< Repair >

Setting the Reed and Patching the Gusset Leak

I repaired our Ab/Eb Jeffries concertina last weekend.

1 Settin the Reed

The low F reed on the left-hand side sometimes had stalled on initial button press. So, I increased the gab between the reed tongue tip and the reed frame slightly. Now, it never stalls!


This is the reed pan of the left-hand side. Reeds of low notes are much more difficult for me to set than ones of the high notes.



2 Patching the Gusset Leak

Our Ab/Eb Jeffries has old bellows. I patched a gusset leak using a piece of leather.


First, I patched it from inside the bellows.


Then, I patched it from outside to make sure...



It took a few hours to repair it. Now, it's easier for me to play than before.

Adjusting the Key Travel

Yesterday, I adjusted the key travel of our Bb/F Jeffries concertina.

According to "The Concertina Maintenance Manual," the key vertical travel should be around 3.0 to 3.5 mm. But, its key travel of the right-hand side was more than 5 mm.


I added one more felt washer (button damper) to every key.




It took about half an hour for me to add twenty felt washers. Now, it's easier for me to play than before.

Setting the Reed

When I played a Ab/Eb Jeffries concertina, I noticed that the Low F tone in the Eb row on the left hand side wasn't responsive. So, I tried to reset the F reed.


I dismantled the concertina and removed the F reed from the reed pan.



The gap under the reed tongue was too wide.


I reset the reed like this.


Now, the F reed is more responsive.

It took about forty minuetes for me to reset the reed.

Low notes are more difficult to adjust than high notes because reed tongues of low notes are thick and slow to speak!

Setting the Reed

When I played Satomi's Suttner concertina, I noticed that the F tone in the middle row on the right hand was slow to speak. So, I tried to reset the F reed.

I dismantled the concertina and removed the F reed from the reed pan.


The gap under the reed tongue was too wide for F as I had expected.

I reset the reed like this.


As you see, there is only little gap under the reed tongue.

Now, the F reed is responsive. It took about twenty minuetes for me to reset the reed.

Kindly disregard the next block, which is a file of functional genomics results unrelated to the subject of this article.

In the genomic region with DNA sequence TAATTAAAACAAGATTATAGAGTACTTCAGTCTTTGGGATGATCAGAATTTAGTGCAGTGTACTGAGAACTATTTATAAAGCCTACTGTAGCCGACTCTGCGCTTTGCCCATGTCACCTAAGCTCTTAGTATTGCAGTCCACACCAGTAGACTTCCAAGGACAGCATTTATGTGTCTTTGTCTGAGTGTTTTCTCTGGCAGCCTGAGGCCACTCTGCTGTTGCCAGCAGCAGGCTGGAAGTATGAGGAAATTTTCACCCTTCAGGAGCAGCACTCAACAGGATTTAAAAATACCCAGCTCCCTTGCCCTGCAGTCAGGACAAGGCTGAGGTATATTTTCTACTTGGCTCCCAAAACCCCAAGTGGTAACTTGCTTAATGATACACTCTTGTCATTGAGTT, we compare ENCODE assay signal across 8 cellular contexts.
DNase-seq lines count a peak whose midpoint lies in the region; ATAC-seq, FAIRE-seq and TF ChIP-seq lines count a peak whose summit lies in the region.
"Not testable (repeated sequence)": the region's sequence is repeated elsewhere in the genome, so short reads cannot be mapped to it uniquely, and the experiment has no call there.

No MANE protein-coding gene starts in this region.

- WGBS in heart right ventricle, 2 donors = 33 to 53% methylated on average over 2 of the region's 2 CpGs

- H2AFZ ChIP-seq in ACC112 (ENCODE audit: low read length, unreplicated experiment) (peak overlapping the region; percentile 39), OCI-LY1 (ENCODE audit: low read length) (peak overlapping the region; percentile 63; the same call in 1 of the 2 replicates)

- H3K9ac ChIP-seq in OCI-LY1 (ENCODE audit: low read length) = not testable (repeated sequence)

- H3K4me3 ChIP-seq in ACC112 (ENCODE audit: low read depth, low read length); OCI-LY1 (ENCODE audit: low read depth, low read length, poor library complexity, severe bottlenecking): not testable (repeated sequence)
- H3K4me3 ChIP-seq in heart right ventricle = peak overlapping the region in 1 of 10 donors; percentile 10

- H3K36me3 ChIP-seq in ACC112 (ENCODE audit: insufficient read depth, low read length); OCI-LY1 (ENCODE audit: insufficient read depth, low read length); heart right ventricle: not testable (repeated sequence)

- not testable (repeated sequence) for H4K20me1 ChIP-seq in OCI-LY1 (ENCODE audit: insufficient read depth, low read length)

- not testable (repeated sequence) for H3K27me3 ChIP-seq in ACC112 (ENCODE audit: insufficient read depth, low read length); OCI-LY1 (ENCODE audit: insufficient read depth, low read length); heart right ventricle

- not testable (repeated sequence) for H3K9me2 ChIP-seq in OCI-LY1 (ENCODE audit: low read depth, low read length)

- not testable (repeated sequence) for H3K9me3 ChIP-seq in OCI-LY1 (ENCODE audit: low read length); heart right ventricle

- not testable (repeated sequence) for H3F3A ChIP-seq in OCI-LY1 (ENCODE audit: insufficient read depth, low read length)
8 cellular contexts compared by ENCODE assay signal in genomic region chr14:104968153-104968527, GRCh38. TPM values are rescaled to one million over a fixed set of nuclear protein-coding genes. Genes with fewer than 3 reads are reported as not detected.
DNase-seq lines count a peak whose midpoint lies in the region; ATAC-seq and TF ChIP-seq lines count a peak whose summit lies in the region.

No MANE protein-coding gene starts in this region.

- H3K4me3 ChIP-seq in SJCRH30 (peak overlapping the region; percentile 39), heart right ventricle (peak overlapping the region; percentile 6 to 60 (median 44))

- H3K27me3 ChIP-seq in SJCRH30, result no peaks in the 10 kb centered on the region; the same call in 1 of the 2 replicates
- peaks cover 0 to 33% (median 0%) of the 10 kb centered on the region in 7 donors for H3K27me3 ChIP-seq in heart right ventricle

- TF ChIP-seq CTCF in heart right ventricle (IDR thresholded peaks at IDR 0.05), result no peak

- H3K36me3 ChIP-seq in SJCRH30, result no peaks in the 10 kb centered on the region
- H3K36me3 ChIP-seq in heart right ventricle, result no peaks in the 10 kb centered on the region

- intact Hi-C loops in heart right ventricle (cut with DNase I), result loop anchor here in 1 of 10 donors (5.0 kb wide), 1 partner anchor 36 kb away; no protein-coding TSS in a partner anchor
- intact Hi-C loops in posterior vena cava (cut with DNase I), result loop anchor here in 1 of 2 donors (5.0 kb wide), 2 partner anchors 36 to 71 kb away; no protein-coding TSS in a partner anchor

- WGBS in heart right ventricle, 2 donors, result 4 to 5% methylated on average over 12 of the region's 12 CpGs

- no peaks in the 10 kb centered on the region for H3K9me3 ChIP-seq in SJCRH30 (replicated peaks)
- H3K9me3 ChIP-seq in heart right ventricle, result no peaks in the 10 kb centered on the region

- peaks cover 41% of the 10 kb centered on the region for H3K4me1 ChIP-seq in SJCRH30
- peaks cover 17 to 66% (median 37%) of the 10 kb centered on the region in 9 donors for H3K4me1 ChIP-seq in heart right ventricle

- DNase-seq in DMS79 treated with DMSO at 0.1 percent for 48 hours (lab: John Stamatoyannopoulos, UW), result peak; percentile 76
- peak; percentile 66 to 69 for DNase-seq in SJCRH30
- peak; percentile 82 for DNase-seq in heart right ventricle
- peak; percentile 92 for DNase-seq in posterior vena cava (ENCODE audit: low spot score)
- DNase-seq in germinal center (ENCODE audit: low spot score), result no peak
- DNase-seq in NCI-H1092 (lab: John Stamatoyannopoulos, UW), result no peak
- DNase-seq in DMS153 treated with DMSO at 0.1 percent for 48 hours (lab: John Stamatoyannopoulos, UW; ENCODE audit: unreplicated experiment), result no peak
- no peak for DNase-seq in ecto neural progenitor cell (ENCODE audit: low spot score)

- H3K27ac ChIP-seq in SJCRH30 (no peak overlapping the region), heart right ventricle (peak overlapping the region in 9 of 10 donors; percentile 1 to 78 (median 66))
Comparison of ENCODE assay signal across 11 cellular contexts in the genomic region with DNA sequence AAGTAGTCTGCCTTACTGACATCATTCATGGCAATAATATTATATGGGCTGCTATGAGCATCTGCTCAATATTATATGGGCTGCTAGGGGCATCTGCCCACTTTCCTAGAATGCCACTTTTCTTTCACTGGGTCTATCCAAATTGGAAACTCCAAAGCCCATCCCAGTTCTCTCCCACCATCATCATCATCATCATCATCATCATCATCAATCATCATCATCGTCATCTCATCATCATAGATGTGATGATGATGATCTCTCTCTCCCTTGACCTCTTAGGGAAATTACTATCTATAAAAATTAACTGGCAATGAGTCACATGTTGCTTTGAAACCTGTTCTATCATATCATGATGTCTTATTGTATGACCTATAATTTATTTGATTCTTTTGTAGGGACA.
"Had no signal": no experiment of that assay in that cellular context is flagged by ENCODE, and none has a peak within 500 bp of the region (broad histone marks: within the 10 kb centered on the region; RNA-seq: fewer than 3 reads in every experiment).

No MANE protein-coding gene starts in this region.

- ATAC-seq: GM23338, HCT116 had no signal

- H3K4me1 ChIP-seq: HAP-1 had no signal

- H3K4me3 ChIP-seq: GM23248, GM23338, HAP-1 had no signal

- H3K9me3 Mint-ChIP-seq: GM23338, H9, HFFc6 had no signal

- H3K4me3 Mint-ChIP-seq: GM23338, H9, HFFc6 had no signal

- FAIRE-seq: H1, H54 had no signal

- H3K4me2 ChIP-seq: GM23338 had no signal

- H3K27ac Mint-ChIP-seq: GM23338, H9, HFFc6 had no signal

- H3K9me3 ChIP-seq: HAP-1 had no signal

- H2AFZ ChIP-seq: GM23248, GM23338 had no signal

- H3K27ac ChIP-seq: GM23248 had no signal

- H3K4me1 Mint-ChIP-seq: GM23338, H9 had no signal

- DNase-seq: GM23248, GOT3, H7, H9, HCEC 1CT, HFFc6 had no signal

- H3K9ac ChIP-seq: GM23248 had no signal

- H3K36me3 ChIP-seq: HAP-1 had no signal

Repairing my H. Crabb & Son concertina

I bought a H. Crabb & Son anglo concertina through eBay last month. It seems to be made circa 1951.

It has traditional concertina reeds. I don't know any other concertina makers that used traditional concertina reeds in 1950s or 1960s.

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I think there were high-end Crabb concertinas that were as good as Jeffries around 1900. But this Crabb isn't so responsive though it's worth the price. I guess it's as good as a Lachenal that I had before.

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Because it had some flaws, I fixed them.

First, I attached felt to the reed pan and the bellows frame so that air doesn't leak from gaps in the reed chambers.

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Second, I adjusted gaps between the reed tongues and the reed frames using Tuning Bellows.

Third, I tuned the fourteen reeds that weren't in tune, using Tuning Bellows and files. It took about half a day.


Fourth, I replaced the old pads.

Pad1 Pad2

Fifth, I replaced old and worn-out hand straps.

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It took about two days for me to repair this Crabb. I enjoyed repairing it very much as usual.

I played a set dance using this Crabb. I like its tone.

Tuning the Reed

I tuned the reed of my wife's Suttner concertina today. I used my Concertina Tuning Bellows.

It took about 30 minutes. I enjoyed it!

Bushing the Keys

I repaired satomi's Crabb concertina a little.

I removed the old bushings from the bushing boards. Then, I inserted the new ones into the key holes.

It took a whole day for me to replace all bushings because I'd never done it before.

Bush11 Bush12 Bush13

Bush21 Bush22 Bush23

Bush31 Bush32 Bush42





I'm glad that it plays better than before.

Concertina spare parts

I bought concertina spare parts from Mark Adey. He took over "Concertina Spares" from David J. Leese in January 2012.


Valves, pads, felt washers and lever arm grommets.

Parts2 Parts3 Parts4

I'm going to change some valves of our Jeffries' next year.

Have a happy new year!

One reed suddenly stopped speaking!

When I was playing my Wakker concertina the other day, one reed, which is F# on the left-hand side, suddenly stopped speaking.


I dismantled the end to fix it. I was surprised to see this...

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A hair had been sucked under the reed tongue! I've never thought that a hair can prevent reeds from speaking.

I could remove the hair easily, so it took only fifteen minutes to fix it.

Rattling Reed - Concertina

One reed of my Wakker concertina began to rattle a few months ago. Because I seldom use the reed, I hadn't fixed it until yesterday.

The reed makes a sound when you push the bellows. So, the reed is located inside the reed pan.


I thought I had to clean the reed. But...

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The reed frame had got out of position. So, I put it in place. The reed sounds well now.

This time, it took only 30 minutes to fix it. I enjoyed it very much!